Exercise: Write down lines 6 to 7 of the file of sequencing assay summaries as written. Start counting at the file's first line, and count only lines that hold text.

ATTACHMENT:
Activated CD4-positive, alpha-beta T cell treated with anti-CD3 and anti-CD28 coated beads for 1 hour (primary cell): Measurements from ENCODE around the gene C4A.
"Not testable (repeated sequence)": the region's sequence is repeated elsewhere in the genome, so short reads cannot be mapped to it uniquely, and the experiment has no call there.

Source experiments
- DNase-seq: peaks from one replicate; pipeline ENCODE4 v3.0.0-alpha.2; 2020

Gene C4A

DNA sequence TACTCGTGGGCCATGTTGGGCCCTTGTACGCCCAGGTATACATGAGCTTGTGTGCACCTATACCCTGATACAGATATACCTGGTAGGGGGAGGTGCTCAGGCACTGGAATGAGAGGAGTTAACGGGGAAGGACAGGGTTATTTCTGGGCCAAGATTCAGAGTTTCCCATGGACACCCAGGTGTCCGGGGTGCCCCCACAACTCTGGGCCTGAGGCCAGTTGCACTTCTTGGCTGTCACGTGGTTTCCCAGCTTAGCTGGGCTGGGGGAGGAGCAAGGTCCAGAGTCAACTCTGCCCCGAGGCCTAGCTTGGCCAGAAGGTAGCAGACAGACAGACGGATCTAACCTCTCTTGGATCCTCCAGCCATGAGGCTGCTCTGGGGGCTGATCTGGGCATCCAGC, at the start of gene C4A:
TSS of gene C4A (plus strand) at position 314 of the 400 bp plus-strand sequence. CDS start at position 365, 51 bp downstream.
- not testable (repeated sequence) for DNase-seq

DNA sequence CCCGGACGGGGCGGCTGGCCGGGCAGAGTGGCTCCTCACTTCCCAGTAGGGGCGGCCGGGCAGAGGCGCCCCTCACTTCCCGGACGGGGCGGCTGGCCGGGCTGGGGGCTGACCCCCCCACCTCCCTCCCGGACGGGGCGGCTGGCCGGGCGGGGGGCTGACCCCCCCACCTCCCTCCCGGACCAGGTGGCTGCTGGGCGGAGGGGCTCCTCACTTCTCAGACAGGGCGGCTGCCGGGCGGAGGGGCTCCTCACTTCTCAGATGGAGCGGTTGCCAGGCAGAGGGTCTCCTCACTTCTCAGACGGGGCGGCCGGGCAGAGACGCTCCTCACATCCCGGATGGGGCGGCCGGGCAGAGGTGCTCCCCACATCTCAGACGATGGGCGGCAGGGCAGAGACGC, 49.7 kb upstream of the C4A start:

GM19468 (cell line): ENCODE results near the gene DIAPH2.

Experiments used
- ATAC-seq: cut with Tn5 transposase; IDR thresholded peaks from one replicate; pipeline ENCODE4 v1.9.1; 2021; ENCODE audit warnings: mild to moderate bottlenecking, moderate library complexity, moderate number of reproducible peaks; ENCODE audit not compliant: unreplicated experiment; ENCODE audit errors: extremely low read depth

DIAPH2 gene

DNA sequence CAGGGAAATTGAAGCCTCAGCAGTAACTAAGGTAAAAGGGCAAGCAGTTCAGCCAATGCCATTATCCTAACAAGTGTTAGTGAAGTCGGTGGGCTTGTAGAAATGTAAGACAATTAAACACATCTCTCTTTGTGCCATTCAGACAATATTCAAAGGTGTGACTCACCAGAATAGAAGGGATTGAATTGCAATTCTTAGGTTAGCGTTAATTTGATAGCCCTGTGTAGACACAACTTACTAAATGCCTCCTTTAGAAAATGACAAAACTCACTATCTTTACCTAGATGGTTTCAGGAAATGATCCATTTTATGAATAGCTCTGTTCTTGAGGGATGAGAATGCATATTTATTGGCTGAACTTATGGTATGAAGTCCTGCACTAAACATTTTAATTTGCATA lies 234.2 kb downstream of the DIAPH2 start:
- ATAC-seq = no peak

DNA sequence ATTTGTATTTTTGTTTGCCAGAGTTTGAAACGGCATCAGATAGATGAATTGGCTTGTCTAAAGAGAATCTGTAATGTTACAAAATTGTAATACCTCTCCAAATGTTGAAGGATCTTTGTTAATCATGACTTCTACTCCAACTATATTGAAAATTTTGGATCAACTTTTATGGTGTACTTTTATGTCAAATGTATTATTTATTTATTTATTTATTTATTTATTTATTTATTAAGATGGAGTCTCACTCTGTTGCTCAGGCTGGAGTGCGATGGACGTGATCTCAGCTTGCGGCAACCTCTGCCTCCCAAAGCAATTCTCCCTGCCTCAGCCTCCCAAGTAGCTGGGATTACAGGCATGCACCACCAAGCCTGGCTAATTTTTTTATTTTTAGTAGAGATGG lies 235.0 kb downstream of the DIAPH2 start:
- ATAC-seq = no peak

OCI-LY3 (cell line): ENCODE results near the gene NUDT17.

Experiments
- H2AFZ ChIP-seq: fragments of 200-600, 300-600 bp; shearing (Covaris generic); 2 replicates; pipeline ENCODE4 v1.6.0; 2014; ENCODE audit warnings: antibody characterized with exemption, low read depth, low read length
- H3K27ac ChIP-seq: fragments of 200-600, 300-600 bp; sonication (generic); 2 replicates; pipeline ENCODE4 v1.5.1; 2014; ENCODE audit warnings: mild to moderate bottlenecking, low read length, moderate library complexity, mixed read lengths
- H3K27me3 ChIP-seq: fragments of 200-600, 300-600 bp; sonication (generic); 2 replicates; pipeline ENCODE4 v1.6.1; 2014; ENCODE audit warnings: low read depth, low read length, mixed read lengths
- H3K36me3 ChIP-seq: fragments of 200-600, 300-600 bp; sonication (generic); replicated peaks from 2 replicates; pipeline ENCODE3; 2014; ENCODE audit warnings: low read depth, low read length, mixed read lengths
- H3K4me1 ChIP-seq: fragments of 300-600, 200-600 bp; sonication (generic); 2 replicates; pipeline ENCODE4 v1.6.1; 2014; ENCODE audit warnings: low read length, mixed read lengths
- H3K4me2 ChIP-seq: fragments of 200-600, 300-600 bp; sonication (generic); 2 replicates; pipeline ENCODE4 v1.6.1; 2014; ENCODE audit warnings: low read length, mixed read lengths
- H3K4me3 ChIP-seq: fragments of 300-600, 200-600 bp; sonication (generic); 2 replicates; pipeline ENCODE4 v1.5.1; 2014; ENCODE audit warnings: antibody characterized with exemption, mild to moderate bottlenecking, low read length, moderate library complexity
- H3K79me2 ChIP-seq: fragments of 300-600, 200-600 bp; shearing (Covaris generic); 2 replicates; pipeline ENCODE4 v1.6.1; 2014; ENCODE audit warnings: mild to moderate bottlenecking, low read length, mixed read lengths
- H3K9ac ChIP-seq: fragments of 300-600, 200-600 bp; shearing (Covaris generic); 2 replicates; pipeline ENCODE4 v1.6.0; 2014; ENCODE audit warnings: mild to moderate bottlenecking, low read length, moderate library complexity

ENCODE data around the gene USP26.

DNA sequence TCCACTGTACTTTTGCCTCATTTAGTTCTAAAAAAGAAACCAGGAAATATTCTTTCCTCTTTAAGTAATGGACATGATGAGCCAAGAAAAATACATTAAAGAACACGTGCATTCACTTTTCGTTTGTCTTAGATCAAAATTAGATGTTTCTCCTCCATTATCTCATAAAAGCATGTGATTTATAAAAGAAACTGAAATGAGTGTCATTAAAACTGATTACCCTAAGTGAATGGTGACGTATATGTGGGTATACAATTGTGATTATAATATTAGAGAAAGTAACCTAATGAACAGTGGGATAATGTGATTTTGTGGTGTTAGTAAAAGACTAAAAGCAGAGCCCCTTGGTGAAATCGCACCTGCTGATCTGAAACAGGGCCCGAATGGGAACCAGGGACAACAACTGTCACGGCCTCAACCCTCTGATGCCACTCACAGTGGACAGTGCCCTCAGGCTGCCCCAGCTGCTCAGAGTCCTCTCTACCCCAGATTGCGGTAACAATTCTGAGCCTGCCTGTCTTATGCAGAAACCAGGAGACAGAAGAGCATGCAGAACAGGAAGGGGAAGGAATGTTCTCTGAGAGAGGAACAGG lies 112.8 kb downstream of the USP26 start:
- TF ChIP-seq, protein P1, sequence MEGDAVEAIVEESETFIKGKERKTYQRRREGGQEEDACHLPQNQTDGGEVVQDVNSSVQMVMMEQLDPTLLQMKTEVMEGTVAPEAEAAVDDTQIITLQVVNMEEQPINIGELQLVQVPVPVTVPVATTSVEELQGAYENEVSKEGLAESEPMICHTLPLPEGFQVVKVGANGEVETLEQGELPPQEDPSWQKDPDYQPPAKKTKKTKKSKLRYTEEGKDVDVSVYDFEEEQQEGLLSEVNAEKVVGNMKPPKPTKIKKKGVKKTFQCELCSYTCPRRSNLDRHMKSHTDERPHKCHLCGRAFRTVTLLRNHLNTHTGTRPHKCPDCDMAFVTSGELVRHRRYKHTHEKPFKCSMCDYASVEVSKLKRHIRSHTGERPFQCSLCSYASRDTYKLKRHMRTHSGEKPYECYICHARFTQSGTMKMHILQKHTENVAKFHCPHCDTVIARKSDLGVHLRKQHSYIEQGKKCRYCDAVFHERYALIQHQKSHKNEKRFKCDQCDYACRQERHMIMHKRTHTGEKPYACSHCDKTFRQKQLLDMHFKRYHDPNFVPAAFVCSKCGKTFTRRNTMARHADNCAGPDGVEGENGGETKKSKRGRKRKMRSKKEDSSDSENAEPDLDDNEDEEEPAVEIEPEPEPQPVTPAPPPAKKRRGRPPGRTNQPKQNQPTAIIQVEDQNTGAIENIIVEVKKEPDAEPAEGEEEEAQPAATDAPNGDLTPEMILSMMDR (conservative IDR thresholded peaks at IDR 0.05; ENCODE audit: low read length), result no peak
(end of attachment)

DNA sequence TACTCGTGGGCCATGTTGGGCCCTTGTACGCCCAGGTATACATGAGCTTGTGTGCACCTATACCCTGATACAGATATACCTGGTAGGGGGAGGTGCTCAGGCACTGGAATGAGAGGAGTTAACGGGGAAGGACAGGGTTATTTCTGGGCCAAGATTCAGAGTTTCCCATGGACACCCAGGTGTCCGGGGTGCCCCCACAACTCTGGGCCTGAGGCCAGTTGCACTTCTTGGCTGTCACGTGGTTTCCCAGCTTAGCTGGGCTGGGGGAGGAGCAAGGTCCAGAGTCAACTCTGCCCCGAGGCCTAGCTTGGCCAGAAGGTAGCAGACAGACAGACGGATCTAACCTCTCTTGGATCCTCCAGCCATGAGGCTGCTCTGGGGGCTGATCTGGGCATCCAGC, at the start of gene C4A:
TSS of gene C4A (plus strand) at position 314 of the 400 bp plus-strand sequence. CDS start at position 365, 51 bp downstream.